From Author to Raconteur
After penning more than a dozen drum books, Burns added yet another category to his résumé: magazine columnist. “I had written a book called Natural Hand Development,” he explains. “It was a correspondence course for Dick Grove’s music school. I had a chapter in each lesson called ‘It All Starts in Your Head,’ which was basically about attitude and problems that everybody deals with. That gave me an idea to write a column, so I called Ron Spagnardi at Modern Drummer. He told me to send him a couple of articles to check out. When he called me back, he told me it would be perfect for their Concepts section. So I started writing the column, and I did it for twelve years.”
When asked if he had a favorite installment, Burns pauses before answering. “Not really,” he replies. “I enjoyed all of them. But the most important thing was the reason behind it. One day my son was playing his guitar in the garage and my drums were set up in there, so I went in and played a tune with Steve. We played some blues together, and we both got a kick out of it. At dinnertime, I told my wife, ‘You know, Steve has never played with anyone older than he is. When I started out, I was the youngest guy in the big band, and the older guys would give me hints or helpful ideas that helped my playing.’ So that was the approach that I used in the articles—I became that older musician trying to help the young guy.”
Burns once stated that he wouldn’t write a book unless he had something to say.…and he still does, with three new books out in 2012, through Kendor Publishing. “Some of these books I’ve had on my mind for forty years,” he explains, “and I finally have a chance to put them into print. The first book is Solo Secrets of the Left Hand and Bass Drum. It’s quite an original book with all the patterns you can play between the left hand and right foot. We’ve gotten great reviews on it. The second book is Relaxed Hand Technique, which explains how I developed my technique over a period of years. Even though I wasn’t very big, I could still play louder and longer and faster than the other guys. It was because of the techniques I developed with the aid of Jack Miller back in Kansas City. The third book coming out later this year is Creative Drumset Workbook, which has a lot of solos for snare drum. But a student can re-voice the accents for the drumset, so he becomes part of the creative process. I’m interested to see how that book will do.”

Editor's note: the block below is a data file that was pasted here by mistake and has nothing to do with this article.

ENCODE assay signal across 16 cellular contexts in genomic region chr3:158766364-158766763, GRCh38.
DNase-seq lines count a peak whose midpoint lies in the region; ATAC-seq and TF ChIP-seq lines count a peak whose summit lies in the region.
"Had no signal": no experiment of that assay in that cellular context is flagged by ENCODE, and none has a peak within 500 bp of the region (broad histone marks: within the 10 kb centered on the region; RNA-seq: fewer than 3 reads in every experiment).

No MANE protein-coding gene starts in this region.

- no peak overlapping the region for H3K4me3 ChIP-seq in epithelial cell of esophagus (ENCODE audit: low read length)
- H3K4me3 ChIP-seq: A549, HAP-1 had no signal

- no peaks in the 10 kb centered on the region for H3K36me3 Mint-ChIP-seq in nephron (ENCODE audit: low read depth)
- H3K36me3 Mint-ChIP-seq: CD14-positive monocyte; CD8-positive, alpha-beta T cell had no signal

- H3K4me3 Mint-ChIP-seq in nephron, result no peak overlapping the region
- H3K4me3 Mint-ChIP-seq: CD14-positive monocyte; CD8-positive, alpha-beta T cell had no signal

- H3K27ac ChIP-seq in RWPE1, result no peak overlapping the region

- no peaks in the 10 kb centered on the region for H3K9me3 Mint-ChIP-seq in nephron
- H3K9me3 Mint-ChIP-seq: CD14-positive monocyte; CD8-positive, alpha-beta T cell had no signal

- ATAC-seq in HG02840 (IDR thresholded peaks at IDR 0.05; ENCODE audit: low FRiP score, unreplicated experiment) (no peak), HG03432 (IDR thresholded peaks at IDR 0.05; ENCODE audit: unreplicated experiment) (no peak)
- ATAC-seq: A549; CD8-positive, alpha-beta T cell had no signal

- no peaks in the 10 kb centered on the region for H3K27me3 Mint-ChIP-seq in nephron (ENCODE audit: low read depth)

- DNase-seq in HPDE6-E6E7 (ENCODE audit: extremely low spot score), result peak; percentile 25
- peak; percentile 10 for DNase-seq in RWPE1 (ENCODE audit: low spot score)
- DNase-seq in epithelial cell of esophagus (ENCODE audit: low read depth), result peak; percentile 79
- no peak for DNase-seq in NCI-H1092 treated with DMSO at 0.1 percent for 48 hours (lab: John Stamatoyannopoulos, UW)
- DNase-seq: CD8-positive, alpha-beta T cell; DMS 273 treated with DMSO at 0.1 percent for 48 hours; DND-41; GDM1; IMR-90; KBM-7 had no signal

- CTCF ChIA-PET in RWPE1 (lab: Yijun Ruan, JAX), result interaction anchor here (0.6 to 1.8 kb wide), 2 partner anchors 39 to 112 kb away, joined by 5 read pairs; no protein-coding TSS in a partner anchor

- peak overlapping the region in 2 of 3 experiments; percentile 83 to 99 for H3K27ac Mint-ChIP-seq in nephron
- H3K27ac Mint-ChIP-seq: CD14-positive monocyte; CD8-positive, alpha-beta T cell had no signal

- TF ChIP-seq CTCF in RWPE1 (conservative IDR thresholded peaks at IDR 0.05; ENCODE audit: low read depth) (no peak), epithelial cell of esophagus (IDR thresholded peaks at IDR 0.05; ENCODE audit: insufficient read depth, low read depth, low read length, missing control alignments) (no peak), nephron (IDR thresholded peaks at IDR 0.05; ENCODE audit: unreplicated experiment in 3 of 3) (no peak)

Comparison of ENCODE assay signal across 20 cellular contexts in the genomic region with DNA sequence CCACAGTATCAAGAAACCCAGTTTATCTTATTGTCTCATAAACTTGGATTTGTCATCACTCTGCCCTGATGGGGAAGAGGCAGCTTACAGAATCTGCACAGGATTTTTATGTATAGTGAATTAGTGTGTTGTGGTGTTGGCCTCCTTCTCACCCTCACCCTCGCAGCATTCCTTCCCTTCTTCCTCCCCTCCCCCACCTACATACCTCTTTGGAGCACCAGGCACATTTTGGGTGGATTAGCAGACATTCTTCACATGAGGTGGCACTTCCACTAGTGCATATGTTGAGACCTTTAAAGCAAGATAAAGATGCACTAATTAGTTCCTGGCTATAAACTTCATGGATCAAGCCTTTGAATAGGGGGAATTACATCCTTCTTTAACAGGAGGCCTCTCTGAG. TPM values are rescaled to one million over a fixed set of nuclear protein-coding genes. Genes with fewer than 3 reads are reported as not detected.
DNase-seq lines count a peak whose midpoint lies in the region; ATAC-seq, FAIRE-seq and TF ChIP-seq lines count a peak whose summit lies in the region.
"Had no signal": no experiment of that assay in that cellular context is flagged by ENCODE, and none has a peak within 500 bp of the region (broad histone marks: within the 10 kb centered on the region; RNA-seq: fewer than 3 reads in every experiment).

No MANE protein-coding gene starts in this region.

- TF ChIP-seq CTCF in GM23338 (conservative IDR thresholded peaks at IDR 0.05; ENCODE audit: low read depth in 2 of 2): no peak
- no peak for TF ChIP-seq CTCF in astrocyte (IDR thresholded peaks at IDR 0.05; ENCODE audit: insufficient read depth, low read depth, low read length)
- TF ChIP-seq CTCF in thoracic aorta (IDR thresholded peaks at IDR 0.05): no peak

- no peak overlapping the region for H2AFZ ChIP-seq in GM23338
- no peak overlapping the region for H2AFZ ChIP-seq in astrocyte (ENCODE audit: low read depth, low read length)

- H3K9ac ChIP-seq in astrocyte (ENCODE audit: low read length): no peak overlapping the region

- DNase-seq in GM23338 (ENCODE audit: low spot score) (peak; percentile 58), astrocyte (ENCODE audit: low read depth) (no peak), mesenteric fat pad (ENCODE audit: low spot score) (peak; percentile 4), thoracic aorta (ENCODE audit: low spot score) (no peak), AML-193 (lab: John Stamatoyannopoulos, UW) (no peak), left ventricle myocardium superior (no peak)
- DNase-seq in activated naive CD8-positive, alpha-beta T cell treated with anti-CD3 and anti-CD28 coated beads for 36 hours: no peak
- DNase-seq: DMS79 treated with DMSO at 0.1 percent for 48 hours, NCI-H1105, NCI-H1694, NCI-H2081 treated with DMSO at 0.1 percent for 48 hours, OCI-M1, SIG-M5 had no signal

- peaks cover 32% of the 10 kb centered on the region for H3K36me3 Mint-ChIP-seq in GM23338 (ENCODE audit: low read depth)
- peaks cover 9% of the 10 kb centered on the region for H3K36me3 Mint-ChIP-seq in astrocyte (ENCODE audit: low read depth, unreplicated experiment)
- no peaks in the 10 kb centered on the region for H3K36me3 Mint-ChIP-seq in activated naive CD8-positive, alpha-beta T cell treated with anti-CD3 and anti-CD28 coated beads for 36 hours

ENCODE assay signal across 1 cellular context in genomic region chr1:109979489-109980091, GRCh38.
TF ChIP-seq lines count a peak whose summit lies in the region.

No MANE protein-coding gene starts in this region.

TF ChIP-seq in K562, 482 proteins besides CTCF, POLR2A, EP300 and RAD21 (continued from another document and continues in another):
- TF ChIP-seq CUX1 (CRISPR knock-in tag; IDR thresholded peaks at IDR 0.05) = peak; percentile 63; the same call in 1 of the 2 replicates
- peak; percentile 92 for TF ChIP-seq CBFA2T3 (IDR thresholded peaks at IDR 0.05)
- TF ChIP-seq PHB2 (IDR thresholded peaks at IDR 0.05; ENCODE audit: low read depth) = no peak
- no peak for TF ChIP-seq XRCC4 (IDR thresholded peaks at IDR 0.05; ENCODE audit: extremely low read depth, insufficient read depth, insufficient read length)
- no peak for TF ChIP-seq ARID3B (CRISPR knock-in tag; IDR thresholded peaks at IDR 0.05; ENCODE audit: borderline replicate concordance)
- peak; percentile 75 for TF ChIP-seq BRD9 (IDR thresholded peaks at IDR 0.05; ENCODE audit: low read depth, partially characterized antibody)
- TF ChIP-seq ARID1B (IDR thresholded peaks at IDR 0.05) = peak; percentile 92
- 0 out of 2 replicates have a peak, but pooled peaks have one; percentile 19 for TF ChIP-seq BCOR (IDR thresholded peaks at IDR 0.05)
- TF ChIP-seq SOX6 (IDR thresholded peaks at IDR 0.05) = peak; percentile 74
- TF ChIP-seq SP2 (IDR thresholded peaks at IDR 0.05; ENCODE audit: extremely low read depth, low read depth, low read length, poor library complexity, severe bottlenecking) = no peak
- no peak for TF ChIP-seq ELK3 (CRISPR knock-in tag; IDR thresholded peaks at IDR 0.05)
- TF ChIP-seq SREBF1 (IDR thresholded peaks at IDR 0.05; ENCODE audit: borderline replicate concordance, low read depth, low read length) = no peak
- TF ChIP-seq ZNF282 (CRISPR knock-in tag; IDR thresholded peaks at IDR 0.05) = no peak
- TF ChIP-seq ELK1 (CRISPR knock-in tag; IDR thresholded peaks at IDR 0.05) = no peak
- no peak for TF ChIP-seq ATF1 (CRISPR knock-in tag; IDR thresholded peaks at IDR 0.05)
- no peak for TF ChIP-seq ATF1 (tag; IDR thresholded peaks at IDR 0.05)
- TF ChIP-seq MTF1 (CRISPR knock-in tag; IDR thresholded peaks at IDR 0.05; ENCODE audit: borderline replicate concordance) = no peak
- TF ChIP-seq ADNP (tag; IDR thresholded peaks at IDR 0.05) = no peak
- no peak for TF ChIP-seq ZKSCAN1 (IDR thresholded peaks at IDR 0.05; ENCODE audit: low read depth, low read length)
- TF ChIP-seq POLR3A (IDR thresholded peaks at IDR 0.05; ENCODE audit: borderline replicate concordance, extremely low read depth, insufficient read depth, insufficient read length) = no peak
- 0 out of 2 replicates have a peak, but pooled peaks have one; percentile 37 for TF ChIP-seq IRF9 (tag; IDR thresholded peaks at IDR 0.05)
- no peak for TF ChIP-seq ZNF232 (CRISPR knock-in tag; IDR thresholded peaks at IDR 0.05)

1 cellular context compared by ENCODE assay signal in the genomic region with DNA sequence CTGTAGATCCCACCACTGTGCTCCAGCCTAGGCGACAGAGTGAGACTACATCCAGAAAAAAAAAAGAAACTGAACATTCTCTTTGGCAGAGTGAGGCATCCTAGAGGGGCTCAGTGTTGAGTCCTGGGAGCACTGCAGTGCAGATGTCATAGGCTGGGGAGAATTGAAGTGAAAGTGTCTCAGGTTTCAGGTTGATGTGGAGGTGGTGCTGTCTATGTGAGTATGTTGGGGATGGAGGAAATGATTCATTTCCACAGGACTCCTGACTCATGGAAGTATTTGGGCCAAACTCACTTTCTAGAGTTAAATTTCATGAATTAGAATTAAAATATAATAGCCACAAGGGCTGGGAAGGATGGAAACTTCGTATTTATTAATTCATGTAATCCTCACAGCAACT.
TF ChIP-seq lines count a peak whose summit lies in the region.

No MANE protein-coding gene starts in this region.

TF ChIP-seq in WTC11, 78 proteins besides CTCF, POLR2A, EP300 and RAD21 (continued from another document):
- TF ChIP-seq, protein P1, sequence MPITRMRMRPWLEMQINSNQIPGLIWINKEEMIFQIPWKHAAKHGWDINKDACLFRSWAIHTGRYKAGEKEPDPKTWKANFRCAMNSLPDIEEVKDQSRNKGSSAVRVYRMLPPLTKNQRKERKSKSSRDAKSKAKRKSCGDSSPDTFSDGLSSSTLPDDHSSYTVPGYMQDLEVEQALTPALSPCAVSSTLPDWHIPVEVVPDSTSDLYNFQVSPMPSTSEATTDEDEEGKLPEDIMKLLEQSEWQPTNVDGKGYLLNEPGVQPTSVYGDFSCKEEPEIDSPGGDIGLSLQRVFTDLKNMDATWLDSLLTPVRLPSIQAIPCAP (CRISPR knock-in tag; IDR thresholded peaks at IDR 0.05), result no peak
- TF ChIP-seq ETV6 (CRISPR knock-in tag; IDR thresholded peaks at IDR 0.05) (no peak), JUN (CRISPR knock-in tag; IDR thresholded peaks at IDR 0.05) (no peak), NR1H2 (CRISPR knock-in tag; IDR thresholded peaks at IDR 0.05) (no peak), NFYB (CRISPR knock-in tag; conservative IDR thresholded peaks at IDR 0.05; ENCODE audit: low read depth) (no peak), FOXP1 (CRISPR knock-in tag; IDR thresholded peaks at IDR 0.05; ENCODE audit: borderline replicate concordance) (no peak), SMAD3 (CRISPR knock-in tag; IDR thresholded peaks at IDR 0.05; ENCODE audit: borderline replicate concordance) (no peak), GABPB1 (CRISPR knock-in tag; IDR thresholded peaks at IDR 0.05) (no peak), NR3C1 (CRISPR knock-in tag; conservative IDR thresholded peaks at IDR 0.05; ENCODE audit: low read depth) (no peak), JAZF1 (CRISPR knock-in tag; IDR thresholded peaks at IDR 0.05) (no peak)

When he’s not working at Aquarian or writing a book, Burns is always ready to tell a story about his colorful past. “I’ll tell you my favorite Benny Goodman story,” he says with a grin. “We were playing in Brussels at the World’s Fair—a sextet number with eight guys doing it. Don’t ask me how we did that! But Zoot Sims, the famous saxophone player, said, ‘Roy, you’re playing the brushes on “Flying Home,” and we can’t hear you down in front. So play with sticks. It will help hold us together.’ But I knew that Benny wanted it with brushes, so I said, ‘I’ll play it with sticks but a little softer, and maybe he won’t notice.’ Well, the trick was to get back to the hotel, change out of your band uniform, get out through the front of the hotel and go to dinner without running into Benny! Sure enough, he runs into me and says, ‘Hey, kid! What are you playing on the sextet number?’ I said, ‘Sticks, but real soft.’ He said, ‘Why are you doing that?’ I said, ‘Well, I thought it might help hold it together, since we’re spread apart.’ I can’t tell him that Zoot told me to do it! Benny said, ‘You don’t have to do that. I like the brushes.’
“A couple of weeks go by and the guys are complaining again, so I said, ‘Okay, I’ll play the sticks real soft, and he won’t notice.’ Well, Benny runs into me in the lobby of the hotel right after the concert, and he says, ‘What are you playing on the sextet number?’ I said, ‘Sticks, but real soft.’ He said, ‘Why are you doing that?’ I said, ‘Don’t you remember the last time we talked? I was playing with brushes and you said play with sticks, just keep it down.’ He said, ‘I did?’ And I said, ‘Well, Benny, you know I wouldn’t do it if you didn’t say so.’ Then he said, ‘Kid, you’re doing a great job. Keep up the good work!’”
Burns erupts in laughter. “I had to get off the hook somehow, you know! But Benny Goodman was the greatest musician I ever played with. He would wail like there were 10,000 people out there, even if it was rehearsal. It was like electricity. He was also very consistent—he didn’t make mistakes, and he expected the same from you. He really was the greatest, and I learned a lot of from him. I’ve never played with anybody like that.”